Maternity Pants

We just got some great news in my family – my daughter is expecting a new baby in January!  Now, while this means many great and wonderful things – it also means thinking about the clothing she will be wearing for the next several months.   She has a career job that requires her to wear suits to work each day – and she would rather not go out and buy new slacks for all her suit jackets.  She is a very tall woman who has difficulty finding slacks that fit correctly off the rack.

So, we decided to alter her existing pants instead of buying (or making) new ones.  And the pants can be altered right back to their original size later on.

I started with a pair of her existing slacks.  Sorry, I didn’t get a picture before we cut the pants up – but they were originally purchased at The Limited, so you have an idea of what they looked like.   The pants had a low-cut waist line, so I removed the waistband and the zipper (which was only 4″ long), then I sewed a maternity band into her pants where the waistband had been.  Here is a picture of the pieces I removed, and with the maternity band added.

When she is ready, I will just reverse these steps and add the waistband and zipper back into the pants.  If the pants had a higher waist line originally, then I would have measured up from the crotch 8″ and cut the rest of the pants off.  Use a 1/2″ seam so the maternity band will start about 7 1/2″ above the crotch.

I’ll be doing this with all of her pants, it’s very easy to do, saves some money (and shopping time) and she loves the results!

One important thing to note, this method uses a maternity band (sometimes called a belly band), and NOT a maternity panel.  Maternity panels require you to cut up your pants much more than using the band does, and while it is possible for a skilled seamstress to restore the pants after the alteration is done using panels, they would never look quite the same.

Sheila Reinke, Heart of Sewing

Bridal Shower Gift/Activity

April Showers…. generally that means rain to get the ground ready for Spring.  But around my house, it recently meant baby showers.  My daughter was hosting a shower for a friend who was having twins – these were her first children, so of course there were not any ‘leftovers’ in the essentials department (namely onesies and burp cloths).  The expectant mother had asked for those types of items as part of the gifts being brought to greet her little darlings.

So, being inventive, that’s what my daughter and the girls decided to do for the baby shower.  They purchased a bunch of plain onesies, and cloth  diapers to use as burp cloths.  Then (with permission) they raided my stash of small fabric pieces.  Each particpant at the shower was given a blank canvas (onesie or diaper) to work with – and they created appliques to go on their ‘canvas’.  The applique was made using fusible webbing (Wonder Under in this case).

Everyone had lots of fun exploring their creativity, even though many of them had never touched a sewing machine.  Here are some pictures of what they came up with (click the picture to see the larger image).

After the shower, I got to do my part – doing the actual applique stitching on the projects.  So as you can see, this is a shower idea that even a group of non-sewers can do!  (Just make sure you have at least one person willing and able to do the final stitching!)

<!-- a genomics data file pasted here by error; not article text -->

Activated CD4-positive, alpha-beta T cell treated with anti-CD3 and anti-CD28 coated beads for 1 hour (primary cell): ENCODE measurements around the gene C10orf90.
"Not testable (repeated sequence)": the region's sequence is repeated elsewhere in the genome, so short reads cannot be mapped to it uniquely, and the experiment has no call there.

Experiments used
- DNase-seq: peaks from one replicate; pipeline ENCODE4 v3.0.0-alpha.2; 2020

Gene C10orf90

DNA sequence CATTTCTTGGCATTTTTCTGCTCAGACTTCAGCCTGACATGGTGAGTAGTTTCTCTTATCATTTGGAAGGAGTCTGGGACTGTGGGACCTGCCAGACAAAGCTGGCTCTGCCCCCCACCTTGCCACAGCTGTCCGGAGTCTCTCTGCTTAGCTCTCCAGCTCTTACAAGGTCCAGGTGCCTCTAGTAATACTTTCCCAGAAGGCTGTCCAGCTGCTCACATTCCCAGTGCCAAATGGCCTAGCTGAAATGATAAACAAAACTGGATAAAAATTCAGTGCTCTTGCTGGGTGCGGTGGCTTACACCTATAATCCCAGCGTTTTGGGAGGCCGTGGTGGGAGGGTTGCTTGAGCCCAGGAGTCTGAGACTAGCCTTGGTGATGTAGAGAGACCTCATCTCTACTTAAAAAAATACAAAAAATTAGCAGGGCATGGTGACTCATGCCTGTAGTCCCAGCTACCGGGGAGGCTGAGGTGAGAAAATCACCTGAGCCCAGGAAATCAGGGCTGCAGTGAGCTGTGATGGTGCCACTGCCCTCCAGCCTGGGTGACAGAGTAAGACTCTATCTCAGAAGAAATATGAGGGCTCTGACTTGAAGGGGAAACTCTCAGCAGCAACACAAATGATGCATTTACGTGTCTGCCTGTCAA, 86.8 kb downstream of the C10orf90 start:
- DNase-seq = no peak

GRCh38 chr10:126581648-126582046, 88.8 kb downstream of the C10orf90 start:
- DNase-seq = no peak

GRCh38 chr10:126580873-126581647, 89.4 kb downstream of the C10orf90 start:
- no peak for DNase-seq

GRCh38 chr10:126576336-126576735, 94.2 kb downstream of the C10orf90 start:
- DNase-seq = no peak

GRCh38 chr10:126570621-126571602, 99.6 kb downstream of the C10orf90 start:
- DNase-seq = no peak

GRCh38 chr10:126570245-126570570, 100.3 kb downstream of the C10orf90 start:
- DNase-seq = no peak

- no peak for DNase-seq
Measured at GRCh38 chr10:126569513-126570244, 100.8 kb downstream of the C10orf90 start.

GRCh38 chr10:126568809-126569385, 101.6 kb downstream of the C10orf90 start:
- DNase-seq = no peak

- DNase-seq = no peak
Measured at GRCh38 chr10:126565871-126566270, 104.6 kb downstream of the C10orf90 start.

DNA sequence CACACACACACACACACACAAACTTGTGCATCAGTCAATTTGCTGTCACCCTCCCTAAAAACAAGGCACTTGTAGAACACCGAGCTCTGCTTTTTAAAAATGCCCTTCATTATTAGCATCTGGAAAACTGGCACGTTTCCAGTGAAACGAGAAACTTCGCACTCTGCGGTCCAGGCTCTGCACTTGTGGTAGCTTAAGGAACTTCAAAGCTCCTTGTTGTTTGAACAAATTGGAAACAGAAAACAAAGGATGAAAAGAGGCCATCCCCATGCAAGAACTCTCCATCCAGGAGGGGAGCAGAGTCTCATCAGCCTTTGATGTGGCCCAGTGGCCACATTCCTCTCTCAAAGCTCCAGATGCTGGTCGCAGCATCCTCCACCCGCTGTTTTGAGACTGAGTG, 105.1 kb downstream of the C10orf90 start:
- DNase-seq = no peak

Sheila Reinke, Heart of Sewing

Fat Quarter Pumpkins!

Hello everyone!  This is Heather, Sheila’s assistant, again.  And I thought I’d drop you a quick project that even a non-sewer can do in no time.  Just in time for Halloween (and you even have time to still make several before Friday)!

First – , for those who want to know what a fat-quarter is, it’s a term used by quilters. It’s a ‘fat’ quarter of a yard. Which means that instead of the ¼ yard being cut only along the width of the fabric – it’s actually first cut as a ½ yard, which is then cut in half along the length. This gives you a piece of fabric 18” x 22”
Need a picture? Check out this link.

Now, what can you do with a fat quarter? Well, some quilts are made up entirely of fat quarter cuts of fabric – and in most fabric stores you can purchase fat quarters as single pieces or in color- or pattern-coordinated packs. But I’ll leave more on fat quarter quilts to Sheila and other experts in quilting.  (Trust me, you don’t need me to confuse you!)

Since I work around fabric, and I’m a crafter – I’m always on the hunt for little scraps of brightly colored things I can use in crafting, and fat quarters (which can occasionally be purchased for less than a dollar with a good sale) naturally attracted my attention. And when I first saw these pumpkins – well, I had to have a few.

The steps are simple. Here’s what you need:

  • An average roll of toilet paper (mine are the ‘jumbo’ size, and so my pumpkins came out a bit more squared looking at the top)
  • A few leaves cut out of green felt or fleece (or your leaves could be fall colors)
  • A coiled pipe-cleaner, brown or black makes a great stem – and holds the fat quarter in place
  • An orange colored fat quarter (red ones make good apples!)

Wrap the toilet paper in the fat quarter – start with it centered on the fabric as shown here, then pull one side of the fabric up and tuck into the top of the roll.

Match with the second side, and then tuck in the corners, be careful to pull the extra fabric so it will hide under the edges that are securely tucked in (unless your roll is VERY small, not all the edges of the fabric will reach to be tucked into the tube of fabric).

Press in your coiled chenille stick and one or more leaves.

Voila! A pumpkin! Okay, so a few of you are wondering what to do with a fat quarter pumpkin… Why not use this method to disguise that extra roll of toilet paper that you have out in the guest bathroom?

Sheila Reinke, Heart of Sewing